The Effect Increased San Marcos Populations has on Climate Change

SAN MARCOS — San Marcos’ population growth has a significant impact on the climate which has caused rising temperatures during the summer and prolonged droughts.

As more people continue to move into the San Marcos area, it can have a significant impact on the climate which ultimately affect the environment. One of the most important resources that can help combat human impact on the environment is being well informed and involved. There are many resources available to residents of San Marcos one of which includes the Texas State Office of Sustainability.

President Jengo Wiley Russell,22, of San Marcos said the Sustainability Squad organization collaborates with other student organizations to improve sustainability through volunteering and networking.

“Whilst people think of sustainability to be mainly an environmental thing, it is broader. It is an overarching umbrella and so we do a lot of environmental volunteering and impact, which I think is super needed and that is a huge, huge issue that we should be addressing,” said Russell.

Robert Mace, Executive Director and Chief Water Policy Officer at The Meadows Center for Water and the Environment and a Professor of Practice in the Department of Geography and Environmental Studies at Texas State University, said how educating and gathering research made possible through money awarded to The Meadows Center for Water and the Environment is propelling the discussion of climate change to the next level.

“But the reality is, is that until there’s a change in perception of climate change at the highest levels of state government, nothing’s going to change on the state side,” said Mace. “So given that that we don’t expect changes in the near future, we’re also going to provide suggestions to the Regional Water planning groups and how they can build climate change in the current planning process. So, there’s little things that you can do to plan for droughts, which is how the plants are developed today, which is the worst drought that we’ve seen over the last 100 years.”

Mace further explained that the research conducted in the water initiative program thus far has not only reinforced the facts that increased populations in an area contribute to climate change, however, the discovery of the type of people who are more conscious of water resources.

“One interesting little tidbit is that people who don’t believe in climate change are more concerned about their water resources than the people who do believe in climate change, which is, yeah, it’s a bit surprising,” said Mace. “So, love this, love to see that as a researcher cause like, that’s unexpected, and so then the question is you know, ok well why is that?”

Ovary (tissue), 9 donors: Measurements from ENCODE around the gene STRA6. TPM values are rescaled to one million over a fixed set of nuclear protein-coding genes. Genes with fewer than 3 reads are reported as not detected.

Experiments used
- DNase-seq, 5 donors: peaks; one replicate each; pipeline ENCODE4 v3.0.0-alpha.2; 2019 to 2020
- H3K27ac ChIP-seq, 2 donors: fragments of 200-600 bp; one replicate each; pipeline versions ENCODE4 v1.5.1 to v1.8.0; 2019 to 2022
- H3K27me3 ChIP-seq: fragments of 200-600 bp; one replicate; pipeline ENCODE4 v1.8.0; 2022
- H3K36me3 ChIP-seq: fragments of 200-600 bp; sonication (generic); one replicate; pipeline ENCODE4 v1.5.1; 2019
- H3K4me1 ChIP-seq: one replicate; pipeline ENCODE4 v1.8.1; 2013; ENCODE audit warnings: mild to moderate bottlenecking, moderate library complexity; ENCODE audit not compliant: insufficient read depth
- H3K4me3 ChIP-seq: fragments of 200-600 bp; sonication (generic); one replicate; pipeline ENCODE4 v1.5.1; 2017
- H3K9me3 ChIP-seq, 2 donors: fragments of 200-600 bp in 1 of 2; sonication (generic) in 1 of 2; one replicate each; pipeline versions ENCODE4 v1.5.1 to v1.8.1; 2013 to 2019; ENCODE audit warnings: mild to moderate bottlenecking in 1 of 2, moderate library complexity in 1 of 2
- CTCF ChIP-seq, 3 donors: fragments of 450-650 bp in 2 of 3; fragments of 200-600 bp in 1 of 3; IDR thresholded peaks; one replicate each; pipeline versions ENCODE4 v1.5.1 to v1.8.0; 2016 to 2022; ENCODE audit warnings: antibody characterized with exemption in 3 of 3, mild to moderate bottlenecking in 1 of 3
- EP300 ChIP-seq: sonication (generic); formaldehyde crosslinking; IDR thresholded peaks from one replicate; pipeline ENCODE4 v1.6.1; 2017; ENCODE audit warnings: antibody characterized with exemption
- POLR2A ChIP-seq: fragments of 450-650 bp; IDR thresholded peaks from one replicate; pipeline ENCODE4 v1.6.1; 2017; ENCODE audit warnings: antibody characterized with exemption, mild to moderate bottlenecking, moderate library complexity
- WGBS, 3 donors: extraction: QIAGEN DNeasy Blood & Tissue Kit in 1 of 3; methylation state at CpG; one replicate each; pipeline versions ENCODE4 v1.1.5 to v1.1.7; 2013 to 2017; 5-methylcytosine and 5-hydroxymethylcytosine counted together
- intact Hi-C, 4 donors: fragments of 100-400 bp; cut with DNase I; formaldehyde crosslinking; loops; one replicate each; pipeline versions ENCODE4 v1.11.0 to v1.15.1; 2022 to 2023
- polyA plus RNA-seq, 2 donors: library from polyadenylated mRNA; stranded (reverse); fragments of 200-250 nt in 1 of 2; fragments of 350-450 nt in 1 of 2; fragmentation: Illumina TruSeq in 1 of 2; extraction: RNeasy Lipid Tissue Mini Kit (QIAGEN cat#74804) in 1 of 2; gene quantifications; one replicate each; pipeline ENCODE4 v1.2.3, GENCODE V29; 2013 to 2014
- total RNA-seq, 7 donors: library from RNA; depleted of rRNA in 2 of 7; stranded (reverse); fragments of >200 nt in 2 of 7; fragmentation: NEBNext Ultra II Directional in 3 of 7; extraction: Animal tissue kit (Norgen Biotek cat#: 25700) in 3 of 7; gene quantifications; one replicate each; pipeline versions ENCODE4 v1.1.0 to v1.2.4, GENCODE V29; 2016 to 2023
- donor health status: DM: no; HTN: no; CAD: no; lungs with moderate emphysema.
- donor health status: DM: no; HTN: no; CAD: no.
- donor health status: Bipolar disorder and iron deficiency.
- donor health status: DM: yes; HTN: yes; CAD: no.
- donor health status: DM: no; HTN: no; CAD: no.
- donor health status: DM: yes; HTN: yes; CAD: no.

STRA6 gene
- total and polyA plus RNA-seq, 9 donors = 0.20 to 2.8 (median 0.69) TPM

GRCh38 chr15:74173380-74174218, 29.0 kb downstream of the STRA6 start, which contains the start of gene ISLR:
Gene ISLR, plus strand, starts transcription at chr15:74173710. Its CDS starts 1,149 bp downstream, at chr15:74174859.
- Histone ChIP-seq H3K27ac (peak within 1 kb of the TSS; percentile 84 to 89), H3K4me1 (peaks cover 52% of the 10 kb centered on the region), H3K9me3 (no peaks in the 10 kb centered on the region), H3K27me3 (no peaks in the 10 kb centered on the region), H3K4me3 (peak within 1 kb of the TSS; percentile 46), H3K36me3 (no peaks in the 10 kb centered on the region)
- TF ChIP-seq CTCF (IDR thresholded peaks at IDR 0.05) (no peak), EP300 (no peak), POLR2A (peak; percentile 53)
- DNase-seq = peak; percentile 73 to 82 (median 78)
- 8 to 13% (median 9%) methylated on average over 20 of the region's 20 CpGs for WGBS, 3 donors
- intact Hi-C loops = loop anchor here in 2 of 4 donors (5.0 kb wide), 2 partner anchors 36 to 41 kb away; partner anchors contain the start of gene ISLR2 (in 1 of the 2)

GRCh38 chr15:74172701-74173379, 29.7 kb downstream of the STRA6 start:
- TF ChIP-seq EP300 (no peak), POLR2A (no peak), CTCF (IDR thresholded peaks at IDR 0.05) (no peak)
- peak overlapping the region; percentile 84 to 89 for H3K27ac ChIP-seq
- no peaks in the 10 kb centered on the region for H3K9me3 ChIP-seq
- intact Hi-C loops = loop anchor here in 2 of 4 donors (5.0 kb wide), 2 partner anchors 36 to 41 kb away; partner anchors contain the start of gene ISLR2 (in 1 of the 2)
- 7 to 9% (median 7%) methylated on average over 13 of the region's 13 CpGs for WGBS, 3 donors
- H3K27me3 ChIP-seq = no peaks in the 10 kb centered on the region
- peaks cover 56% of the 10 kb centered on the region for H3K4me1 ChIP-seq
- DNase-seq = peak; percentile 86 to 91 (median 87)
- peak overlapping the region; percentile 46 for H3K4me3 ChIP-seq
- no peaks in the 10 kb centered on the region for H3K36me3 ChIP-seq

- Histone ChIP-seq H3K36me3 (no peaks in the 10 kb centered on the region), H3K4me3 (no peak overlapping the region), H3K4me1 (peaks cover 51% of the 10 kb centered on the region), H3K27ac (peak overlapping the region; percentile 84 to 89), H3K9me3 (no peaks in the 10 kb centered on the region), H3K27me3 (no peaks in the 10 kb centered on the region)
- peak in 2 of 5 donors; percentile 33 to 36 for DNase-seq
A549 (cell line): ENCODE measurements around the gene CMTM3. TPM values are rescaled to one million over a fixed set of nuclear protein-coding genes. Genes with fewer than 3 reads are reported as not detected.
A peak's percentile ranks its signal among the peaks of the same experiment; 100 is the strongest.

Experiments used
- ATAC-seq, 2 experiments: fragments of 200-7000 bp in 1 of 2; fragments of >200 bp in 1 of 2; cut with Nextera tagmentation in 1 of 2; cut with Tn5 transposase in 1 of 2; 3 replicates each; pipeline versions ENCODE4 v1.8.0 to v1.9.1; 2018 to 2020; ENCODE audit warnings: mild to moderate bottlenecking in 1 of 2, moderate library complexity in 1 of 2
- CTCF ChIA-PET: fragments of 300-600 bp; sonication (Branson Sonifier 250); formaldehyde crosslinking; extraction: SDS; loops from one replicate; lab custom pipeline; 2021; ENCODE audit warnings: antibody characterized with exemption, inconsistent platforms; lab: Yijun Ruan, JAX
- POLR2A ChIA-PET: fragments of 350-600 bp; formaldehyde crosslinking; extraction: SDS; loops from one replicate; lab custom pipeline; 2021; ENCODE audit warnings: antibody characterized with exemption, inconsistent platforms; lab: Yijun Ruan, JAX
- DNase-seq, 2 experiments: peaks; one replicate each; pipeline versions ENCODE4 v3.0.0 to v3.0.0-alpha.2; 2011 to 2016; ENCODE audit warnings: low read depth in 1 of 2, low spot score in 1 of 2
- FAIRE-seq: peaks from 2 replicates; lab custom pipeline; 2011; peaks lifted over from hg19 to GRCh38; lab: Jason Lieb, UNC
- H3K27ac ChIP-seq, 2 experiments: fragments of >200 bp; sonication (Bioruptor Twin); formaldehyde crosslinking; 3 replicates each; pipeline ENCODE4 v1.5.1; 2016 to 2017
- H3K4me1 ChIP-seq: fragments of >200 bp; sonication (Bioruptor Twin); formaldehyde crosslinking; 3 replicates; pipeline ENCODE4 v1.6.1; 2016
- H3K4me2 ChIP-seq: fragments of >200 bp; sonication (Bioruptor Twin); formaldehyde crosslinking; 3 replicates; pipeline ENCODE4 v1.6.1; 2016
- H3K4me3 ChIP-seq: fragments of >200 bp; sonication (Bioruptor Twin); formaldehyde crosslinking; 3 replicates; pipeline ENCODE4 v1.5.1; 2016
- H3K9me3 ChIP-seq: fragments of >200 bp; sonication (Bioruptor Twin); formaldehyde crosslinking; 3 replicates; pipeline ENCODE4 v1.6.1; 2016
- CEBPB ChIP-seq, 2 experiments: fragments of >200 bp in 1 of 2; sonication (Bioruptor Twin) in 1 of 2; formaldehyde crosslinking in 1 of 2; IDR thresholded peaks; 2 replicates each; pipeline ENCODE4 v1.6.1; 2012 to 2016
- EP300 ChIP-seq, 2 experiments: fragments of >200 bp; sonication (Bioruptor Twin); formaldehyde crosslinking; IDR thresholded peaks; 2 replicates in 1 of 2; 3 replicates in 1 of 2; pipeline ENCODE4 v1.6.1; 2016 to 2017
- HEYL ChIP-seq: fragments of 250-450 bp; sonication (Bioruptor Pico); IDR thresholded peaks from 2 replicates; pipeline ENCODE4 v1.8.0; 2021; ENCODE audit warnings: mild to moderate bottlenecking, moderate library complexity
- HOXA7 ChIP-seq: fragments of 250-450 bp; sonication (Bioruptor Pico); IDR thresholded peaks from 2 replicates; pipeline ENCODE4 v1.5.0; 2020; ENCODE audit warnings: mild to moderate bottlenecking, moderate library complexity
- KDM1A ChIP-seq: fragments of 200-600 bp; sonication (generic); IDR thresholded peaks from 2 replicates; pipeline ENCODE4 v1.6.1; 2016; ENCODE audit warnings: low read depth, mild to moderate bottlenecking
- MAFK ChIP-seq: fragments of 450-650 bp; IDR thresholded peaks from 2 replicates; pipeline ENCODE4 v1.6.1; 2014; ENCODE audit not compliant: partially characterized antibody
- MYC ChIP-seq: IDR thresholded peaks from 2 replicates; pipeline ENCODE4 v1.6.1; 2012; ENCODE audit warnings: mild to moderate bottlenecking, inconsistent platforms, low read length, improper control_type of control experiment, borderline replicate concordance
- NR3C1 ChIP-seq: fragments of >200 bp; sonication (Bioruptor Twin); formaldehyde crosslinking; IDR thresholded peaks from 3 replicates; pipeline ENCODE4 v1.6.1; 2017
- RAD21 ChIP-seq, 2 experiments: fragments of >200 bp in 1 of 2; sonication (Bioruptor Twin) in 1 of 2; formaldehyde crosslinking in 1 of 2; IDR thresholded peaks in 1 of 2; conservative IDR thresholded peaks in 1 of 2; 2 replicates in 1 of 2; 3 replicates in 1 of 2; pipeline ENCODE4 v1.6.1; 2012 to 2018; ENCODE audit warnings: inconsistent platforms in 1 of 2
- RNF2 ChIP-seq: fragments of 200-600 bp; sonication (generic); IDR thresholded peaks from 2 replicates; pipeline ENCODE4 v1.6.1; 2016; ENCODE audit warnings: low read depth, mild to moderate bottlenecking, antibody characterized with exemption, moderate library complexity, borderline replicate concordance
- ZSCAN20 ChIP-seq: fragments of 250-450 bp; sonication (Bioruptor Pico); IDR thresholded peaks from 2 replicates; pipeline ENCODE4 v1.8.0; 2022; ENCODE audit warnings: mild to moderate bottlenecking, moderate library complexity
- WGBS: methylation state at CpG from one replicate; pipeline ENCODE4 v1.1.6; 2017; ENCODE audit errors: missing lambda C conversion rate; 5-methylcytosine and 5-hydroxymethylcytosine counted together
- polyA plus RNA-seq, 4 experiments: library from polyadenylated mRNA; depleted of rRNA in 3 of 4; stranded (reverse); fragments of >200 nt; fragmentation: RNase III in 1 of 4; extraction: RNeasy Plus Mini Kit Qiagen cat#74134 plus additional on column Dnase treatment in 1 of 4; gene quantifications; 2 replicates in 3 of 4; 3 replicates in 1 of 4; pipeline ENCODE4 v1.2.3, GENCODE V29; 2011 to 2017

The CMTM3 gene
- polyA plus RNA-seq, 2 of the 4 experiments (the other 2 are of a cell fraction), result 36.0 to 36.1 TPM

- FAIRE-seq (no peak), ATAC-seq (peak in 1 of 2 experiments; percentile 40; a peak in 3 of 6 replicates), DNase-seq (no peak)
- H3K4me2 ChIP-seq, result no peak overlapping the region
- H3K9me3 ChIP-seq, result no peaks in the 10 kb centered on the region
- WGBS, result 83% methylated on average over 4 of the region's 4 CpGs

Also due to rising temperatures, droughts have lasted for longer and longer periods of time. Since the climate normalcy is vastly different throughout the world, there is not any one set of criteria that can be used to identify a drought that the entire world can use. However, whether it be long or short-term, the impacts a drought has on the ecosystem in an area will eventually come back to negatively affect human everyday life. The damage done to the ecosystem during a drought can affect plants and wildlife species.

Purgatory Creek is a trail area which protects grasslands, wetlands, forests as well as many animal species such as the endangered Golden Cheeked-Warbler. The Warbler nests entirely in central Texas and they depend on the ash, juniper and oak trees found on these trails, using their bark for nesting material. This bird is considered endangered due to rapid human development in the area which is causing displacement and the loss and destruction of its native natural habitat.

Discovery Center Manager Eric Weeks, 34, of San Marcos said that there are several other rare and endangered animal species in the area being affected by the increased development and populations in San Marcos.

“The spring system is home to a lot of endangered and threatened aquatic species, many that are only found in this area in the entire world,” said Weeks. “A few to name are the Fountain Darter, Texas Wild Rice, Saint Marcus Salamander and a few other species that live in the actual aquifer.”

Weeks further explained that plant vegetation, such as the ones monarch butterflies rely on for migrations, are also rapidly disappearing because of droughts and the loss of their habitat due to land development and widespread spraying of pesticides which kill the plants.

“A couple milkweeds that are native to the Central Texas area that we focus on are antelope, corn and then zygotes. So those are two local native milkweeds that monarchs prefer,” said Weeks. “So those are the ones that we try to source and grow to provide for high quality habitat.”

Increased populations in San Marcos are leading to high temperatures and droughts which proves more than ever the large role humans have in the struggle with climate change. However, if this issue is spoken about more and gradual action is taken place, then the environment can slowly heal for future generations.

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